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If a matrix $A$ is Diagonalizable, then $\exists$ a Non singular matrix $P$ such that

$$D=P^{-1}AP$$ Now taking Trace on both sides

$$Tr(D)=Tr(P^{-1}AP)=Tr(APP^{-1})=Tr(A)$$

Now since $D$ is Diagonal matrix with diagonal elements as eigen values we have

$Tr(A)$ as Sum of eigen values of $A$.

But how to prove this if $A$ is not diagonalizable?

Umesh shankar
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  • By extending the underlying field if necessary, we may replace the diagonal matrix $D$ with a matrix in normal Jordan form. Such a matrix is upper triangular, so again its diagonal entries are its eigenvalues. – Travis Willse Jul 01 '17 at 17:04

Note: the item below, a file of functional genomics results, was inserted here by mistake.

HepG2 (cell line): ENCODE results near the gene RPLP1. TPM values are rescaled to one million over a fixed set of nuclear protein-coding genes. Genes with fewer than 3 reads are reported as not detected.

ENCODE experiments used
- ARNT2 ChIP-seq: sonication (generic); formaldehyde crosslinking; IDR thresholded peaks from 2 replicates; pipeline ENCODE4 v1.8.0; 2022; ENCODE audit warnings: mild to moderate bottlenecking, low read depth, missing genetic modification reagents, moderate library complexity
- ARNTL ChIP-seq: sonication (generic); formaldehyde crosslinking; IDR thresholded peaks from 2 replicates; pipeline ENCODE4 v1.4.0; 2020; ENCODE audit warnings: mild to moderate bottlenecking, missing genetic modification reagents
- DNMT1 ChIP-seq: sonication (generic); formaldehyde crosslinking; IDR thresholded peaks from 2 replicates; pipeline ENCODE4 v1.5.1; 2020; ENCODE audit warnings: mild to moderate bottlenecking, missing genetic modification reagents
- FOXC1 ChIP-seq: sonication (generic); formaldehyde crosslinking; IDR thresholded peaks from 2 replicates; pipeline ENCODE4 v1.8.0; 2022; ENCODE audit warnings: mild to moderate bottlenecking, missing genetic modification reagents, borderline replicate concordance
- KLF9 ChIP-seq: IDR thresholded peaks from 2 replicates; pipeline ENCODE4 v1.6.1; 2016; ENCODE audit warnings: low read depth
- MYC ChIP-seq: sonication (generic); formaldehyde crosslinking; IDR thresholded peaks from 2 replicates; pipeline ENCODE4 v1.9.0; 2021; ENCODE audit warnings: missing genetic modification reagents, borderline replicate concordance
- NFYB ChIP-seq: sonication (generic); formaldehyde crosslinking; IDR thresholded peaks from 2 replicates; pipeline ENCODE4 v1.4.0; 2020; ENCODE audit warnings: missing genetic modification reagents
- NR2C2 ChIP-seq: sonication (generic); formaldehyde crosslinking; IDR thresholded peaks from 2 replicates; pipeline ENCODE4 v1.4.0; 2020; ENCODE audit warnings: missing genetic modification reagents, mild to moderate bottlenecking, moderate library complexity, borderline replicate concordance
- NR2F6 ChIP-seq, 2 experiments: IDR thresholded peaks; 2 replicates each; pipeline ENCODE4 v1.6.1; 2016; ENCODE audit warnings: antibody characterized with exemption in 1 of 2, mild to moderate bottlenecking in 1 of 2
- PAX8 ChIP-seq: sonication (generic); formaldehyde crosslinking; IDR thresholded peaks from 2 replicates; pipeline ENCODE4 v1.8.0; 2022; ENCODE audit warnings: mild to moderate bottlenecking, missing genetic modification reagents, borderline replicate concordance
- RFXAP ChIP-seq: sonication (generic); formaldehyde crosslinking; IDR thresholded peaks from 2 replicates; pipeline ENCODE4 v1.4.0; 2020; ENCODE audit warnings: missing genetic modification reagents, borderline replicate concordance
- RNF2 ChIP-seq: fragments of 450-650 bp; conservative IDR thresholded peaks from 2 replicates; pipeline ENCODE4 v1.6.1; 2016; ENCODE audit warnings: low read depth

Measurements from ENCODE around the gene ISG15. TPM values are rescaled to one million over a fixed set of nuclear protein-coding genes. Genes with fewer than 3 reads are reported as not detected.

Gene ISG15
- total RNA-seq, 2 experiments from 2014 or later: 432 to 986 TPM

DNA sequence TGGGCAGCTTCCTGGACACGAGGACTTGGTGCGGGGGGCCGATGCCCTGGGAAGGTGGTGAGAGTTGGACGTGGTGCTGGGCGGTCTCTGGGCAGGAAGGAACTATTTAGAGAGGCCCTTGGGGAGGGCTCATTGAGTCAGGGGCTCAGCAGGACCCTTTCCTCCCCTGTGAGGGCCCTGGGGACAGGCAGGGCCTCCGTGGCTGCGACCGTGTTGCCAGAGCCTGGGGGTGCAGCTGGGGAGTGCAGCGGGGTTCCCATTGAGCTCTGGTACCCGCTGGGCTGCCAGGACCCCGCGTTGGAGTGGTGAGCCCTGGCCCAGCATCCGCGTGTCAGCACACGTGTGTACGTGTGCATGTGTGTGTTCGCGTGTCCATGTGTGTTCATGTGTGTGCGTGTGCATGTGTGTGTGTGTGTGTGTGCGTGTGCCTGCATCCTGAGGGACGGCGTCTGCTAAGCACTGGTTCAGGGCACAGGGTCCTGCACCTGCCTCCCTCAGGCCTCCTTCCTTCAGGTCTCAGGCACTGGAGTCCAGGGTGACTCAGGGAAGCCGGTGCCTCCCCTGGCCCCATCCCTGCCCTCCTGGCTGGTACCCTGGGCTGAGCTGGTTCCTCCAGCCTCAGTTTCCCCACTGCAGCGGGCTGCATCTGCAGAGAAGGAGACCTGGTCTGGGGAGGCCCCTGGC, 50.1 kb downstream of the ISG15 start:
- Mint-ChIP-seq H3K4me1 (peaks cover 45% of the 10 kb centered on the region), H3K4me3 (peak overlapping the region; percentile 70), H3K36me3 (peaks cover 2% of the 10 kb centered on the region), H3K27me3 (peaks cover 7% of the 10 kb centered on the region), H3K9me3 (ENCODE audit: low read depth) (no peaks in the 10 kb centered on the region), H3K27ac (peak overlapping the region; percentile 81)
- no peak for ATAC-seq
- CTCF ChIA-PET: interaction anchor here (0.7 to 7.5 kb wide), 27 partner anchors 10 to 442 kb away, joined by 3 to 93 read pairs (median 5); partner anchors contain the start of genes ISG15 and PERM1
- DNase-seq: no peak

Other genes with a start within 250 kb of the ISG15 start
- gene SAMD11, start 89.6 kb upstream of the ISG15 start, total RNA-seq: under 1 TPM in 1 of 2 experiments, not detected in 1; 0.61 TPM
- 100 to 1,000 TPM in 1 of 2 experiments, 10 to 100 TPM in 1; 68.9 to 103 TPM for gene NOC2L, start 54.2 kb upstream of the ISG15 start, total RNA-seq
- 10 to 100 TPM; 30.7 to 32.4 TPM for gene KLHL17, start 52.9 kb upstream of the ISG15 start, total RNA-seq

1 Answers1

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What you can do is realize that the sum of eigen values is -(the sum of coefficients of $x^{n-1}$) in the characterestic polynomial. Now just see what the coeeficient of $x^{n-1}$ is while expanding the determinant of $xI-A$.( I assume A is a $n\times n$ matrix)

Riju
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